By Tom Nauman
The mushroom season of the year 2000 left a lot to be desired for Central Illinois and many other places. We missed the black morels and little gray morels almost completely. In fact, the first morels we found we three to five inch tall gray morels. The following week the medium yellow morels made there appearance. By the week after that the large yellows were out. And that was all prior to our normal peak of the first week of May.
Another indicator of the short season was the winner of the Schooner's annual contest was found on April 29. According to Jeff Lampe of the Peoria Journal Star, the 16.25 ounce giant was found by Norm Nelson of Lacon in Marshall County.
The season in other nearby states was similar according to most reports. The people in charge of the Mansfield, Indiana contest were worried because people were finding big mushrooms two weeks prior to their contest! The Muscoda, Wisconsin Festival was completely void of mushrooms as the season ended abruptly the week before their festival.
The weather was not conducive to prolonged morel growth. We had several 80+ degree days around the end of April and beginning of May. Once that temperature is reached for several days in a row the season is almost over.
A reader from Michigan reported that a group near Mesick found 1400 pounds over the course of several days. I haven't been able to get a confirmation of the report.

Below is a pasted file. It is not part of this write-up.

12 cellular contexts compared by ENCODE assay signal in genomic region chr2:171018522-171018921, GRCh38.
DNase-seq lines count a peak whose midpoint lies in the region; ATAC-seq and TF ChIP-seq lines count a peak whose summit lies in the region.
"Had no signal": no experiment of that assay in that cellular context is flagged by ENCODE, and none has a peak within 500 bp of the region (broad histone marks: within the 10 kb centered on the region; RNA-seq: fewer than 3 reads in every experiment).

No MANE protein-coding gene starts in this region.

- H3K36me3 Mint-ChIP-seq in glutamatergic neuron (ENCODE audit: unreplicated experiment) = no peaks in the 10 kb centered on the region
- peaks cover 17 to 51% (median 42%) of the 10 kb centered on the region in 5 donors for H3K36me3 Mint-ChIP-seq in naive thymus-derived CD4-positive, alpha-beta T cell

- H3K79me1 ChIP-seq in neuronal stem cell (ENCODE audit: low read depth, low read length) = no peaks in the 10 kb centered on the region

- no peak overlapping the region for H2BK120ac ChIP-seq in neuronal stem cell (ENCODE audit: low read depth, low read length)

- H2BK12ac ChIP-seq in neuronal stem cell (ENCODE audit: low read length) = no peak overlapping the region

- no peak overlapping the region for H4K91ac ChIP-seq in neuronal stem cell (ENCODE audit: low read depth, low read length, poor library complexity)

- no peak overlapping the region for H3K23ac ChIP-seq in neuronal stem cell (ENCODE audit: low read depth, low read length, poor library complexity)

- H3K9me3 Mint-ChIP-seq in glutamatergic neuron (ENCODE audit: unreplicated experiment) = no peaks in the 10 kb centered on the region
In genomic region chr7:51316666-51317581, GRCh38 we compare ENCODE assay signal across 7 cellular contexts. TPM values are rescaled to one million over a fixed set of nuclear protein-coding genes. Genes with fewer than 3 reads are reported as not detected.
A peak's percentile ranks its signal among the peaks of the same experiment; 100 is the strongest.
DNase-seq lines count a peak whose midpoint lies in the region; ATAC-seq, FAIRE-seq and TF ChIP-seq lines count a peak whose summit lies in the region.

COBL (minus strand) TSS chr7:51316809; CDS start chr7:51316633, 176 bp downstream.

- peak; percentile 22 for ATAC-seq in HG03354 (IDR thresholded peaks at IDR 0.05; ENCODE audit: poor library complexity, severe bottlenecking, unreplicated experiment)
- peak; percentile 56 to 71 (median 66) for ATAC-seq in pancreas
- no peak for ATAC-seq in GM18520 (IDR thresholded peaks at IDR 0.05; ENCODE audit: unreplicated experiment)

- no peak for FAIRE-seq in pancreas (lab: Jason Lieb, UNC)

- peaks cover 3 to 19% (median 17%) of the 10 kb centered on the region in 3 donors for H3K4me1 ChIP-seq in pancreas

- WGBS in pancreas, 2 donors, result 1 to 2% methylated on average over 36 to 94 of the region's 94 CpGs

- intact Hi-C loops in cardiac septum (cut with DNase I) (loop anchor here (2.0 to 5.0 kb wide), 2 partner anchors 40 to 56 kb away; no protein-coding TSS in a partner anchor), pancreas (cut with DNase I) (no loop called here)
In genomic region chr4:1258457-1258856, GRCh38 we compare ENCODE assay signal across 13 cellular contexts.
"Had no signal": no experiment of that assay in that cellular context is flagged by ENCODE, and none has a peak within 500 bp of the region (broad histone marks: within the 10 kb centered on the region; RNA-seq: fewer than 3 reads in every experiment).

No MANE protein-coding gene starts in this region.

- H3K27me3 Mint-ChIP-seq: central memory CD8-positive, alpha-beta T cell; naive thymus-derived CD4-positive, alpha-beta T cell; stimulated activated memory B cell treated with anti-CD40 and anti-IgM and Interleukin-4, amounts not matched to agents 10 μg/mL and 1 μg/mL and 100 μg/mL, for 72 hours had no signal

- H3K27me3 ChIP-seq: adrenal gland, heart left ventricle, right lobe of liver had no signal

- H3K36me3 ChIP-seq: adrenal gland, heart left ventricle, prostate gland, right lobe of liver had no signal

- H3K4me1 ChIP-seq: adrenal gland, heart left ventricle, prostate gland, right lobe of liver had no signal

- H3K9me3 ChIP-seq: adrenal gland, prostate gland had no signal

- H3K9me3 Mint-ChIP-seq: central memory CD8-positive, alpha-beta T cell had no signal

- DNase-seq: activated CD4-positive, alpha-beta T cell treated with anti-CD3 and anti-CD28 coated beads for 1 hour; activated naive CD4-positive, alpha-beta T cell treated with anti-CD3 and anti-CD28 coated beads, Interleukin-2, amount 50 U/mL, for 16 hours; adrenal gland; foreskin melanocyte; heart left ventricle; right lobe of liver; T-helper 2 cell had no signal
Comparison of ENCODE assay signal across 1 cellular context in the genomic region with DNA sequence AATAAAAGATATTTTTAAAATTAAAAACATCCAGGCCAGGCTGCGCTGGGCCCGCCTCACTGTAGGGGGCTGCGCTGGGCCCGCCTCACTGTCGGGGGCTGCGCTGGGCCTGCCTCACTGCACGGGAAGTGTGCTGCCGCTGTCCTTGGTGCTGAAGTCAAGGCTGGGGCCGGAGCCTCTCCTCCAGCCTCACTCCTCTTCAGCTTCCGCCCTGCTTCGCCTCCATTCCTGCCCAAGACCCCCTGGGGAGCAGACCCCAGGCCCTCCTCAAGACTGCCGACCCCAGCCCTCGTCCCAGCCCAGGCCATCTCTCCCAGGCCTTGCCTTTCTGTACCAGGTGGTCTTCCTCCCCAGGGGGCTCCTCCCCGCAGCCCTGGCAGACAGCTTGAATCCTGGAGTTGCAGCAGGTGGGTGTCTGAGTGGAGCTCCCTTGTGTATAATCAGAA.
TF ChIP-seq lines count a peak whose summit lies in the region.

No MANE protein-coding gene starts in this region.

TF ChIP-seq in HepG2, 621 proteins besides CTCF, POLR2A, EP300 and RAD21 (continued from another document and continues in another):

Author Larry Lonik departed for Canada on June 7. The season there can last into August depending on the latitude. We'll update you on his success as we learn it. An interesting note on Larry's hunting near the Arctic is that while the air temperature may be in the 90's, the mycellium nurturing the mushrooms is buried in the muskeg and therefore quite cold. He says gloves are a must or your fingers will get frostbit!
Remember, whenever you want to try eating a mushroom you're not familiar with, check it in at least two field guides. If they say it's edible, try just a nibble, wait 24 hours, and if there are no ill effects then consume larger amounts. All past articles are available http://www.morelmania.com/5Mushrooms/index.html. Please feel free to contact us with questions or comments. Especially if you have ideas or suggestions for future columns: Tom and Vicky Nauman, Morel Mania, RR1 - Box 42, Magnolia, IL 61336, Phone 309-364-3319, Fax 309-364-2960, Tom@MorelMania.com.